A BANGLADESHI man living in Portadown and a Portuguese woman have been convicted of trying to cheat UK immigration rules after taking part in a sham marriage.
Vaskar Khan (44) appeared at Craigavon Crown Court last Friday where he was sentenced to 10 months’ imprisonment for seeking to obtain leave to remain in the UK by deception and two charges of possessing false identity cards.
His wife and co-accused, Monica Fernandez Batalha (31) received a 15-month sentence suspended for three years for assisting unlawful immigration. She has now returned to Portugal.
A sham marriage typically occurs when a non-European national marries someone from the European Economic Area, or the UK, as a means of attempting to gain long-term residency.
Acting on intelligence UK Border Agency officers arrested Khan, 44, at an address in Carleton Street in February this year. Officers also seized passports, bank cards, and two false Portuguese identity cards found during a search of the premises.
Khan and Batalha were subsequently interviewed by UK Border Agency officers on February 24 when it became clear that they did not speak a common language and could not answer questions about their relationship despite being married for over four years.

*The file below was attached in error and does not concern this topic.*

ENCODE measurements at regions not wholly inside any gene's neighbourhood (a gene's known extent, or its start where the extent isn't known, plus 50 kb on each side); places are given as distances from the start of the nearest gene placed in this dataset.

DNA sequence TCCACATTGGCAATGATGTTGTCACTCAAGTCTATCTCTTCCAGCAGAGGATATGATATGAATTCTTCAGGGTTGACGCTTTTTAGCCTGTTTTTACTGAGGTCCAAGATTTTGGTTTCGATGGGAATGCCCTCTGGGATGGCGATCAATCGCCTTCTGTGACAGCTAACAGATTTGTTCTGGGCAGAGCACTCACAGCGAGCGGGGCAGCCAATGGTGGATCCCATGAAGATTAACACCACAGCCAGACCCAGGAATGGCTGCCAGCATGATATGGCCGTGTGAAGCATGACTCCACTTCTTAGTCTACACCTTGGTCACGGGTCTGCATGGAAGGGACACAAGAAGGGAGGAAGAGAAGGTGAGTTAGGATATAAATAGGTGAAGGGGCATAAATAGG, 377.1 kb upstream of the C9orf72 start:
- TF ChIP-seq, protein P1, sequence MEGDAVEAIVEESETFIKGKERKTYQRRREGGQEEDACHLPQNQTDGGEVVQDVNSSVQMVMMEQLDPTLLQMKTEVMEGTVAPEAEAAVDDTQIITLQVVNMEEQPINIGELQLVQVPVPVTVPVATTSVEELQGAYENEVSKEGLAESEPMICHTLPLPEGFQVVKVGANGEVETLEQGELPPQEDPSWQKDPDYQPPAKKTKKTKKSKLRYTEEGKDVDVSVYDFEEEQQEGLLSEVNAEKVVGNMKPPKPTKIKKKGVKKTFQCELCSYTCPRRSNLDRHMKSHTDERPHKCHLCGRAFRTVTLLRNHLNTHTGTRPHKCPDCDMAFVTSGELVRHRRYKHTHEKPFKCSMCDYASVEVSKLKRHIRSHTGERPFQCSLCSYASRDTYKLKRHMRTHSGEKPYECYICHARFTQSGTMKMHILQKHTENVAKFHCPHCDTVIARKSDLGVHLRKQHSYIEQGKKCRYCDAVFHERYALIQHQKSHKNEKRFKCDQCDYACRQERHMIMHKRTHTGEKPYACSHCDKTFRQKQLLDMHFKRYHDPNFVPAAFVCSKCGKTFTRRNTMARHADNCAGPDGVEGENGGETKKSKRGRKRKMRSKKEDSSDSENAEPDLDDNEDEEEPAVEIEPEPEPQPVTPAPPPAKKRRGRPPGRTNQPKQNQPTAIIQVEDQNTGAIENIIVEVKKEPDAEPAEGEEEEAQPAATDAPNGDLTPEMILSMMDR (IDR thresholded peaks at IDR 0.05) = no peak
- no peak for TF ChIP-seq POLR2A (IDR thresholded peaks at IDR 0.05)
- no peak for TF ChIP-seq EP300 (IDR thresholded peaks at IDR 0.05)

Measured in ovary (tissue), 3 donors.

Airline tickets were also discovered that showed Batalha had only flown back to the UK from Portugal, where she lives, on February 20 just days before their interview with UK Border Agency officers.
Batalha later admitted that she had received £3,000 to marry Khan in a marriage that took place in the Republic of Ireland.
Following his sentencing, Khan was released as he had been on remand since his arrest. However, Khan was then taken into UK Border Agency detention while steps are taken to remove him from the UK.
Earl Aiken, senior criminal investigator for the UK Border Agency said, “This case shows how people are prepared to enter into a marriage with someone they barely know to help them cheat the immigration system.
“The UK Border Agency is cracking down on sham marriages and those who seek to cheat immigration laws face prosecution and conviction – even when the marriage ceremony has occurred in another country.”